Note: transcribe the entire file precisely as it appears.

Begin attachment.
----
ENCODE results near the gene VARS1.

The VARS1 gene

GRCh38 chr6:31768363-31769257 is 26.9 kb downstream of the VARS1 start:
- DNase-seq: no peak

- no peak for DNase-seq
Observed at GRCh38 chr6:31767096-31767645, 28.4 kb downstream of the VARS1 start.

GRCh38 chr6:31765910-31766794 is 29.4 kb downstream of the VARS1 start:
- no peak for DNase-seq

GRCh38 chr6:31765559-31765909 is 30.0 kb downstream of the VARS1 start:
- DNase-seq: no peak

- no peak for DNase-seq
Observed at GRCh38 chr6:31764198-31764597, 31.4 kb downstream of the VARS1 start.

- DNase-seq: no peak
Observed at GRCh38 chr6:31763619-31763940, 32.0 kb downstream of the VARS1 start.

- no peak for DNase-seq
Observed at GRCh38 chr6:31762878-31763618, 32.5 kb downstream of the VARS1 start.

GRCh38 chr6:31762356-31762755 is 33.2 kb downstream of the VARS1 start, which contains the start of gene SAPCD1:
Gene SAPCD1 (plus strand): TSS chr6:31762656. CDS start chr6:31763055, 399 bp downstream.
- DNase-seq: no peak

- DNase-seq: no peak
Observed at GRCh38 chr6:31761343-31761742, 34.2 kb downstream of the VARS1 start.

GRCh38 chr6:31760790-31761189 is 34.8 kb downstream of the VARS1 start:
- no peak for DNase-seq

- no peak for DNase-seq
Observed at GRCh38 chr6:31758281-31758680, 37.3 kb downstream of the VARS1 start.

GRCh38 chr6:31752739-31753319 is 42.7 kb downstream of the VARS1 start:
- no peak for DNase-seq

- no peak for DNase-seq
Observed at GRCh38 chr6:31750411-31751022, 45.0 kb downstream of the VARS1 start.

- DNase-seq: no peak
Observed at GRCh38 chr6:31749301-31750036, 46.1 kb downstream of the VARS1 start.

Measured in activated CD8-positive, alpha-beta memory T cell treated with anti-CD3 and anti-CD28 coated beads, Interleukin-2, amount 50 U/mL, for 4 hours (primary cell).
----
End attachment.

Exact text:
ENCODE results near the gene VARS1.

The VARS1 gene

GRCh38 chr6:31768363-31769257 is 26.9 kb downstream of the VARS1 start:
- DNase-seq: no peak

- no peak for DNase-seq
Observed at GRCh38 chr6:31767096-31767645, 28.4 kb downstream of the VARS1 start.

GRCh38 chr6:31765910-31766794 is 29.4 kb downstream of the VARS1 start:
- no peak for DNase-seq

GRCh38 chr6:31765559-31765909 is 30.0 kb downstream of the VARS1 start:
- DNase-seq: no peak

- no peak for DNase-seq
Observed at GRCh38 chr6:31764198-31764597, 31.4 kb downstream of the VARS1 start.

- DNase-seq: no peak
Observed at GRCh38 chr6:31763619-31763940, 32.0 kb downstream of the VARS1 start.

- no peak for DNase-seq
Observed at GRCh38 chr6:31762878-31763618, 32.5 kb downstream of the VARS1 start.

GRCh38 chr6:31762356-31762755 is 33.2 kb downstream of the VARS1 start, which contains the start of gene SAPCD1:
Gene SAPCD1 (plus strand): TSS chr6:31762656. CDS start chr6:31763055, 399 bp downstream.
- DNase-seq: no peak

- DNase-seq: no peak
Observed at GRCh38 chr6:31761343-31761742, 34.2 kb downstream of the VARS1 start.

GRCh38 chr6:31760790-31761189 is 34.8 kb downstream of the VARS1 start:
- no peak for DNase-seq

- no peak for DNase-seq
Observed at GRCh38 chr6:31758281-31758680, 37.3 kb downstream of the VARS1 start.

GRCh38 chr6:31752739-31753319 is 42.7 kb downstream of the VARS1 start:
- no peak for DNase-seq

- no peak for DNase-seq
Observed at GRCh38 chr6:31750411-31751022, 45.0 kb downstream of the VARS1 start.

- DNase-seq: no peak
Observed at GRCh38 chr6:31749301-31750036, 46.1 kb downstream of the VARS1 start.

Measured in activated CD8-positive, alpha-beta memory T cell treated with anti-CD3 and anti-CD28 coated beads, Interleukin-2, amount 50 U/mL, for 4 hours (primary cell).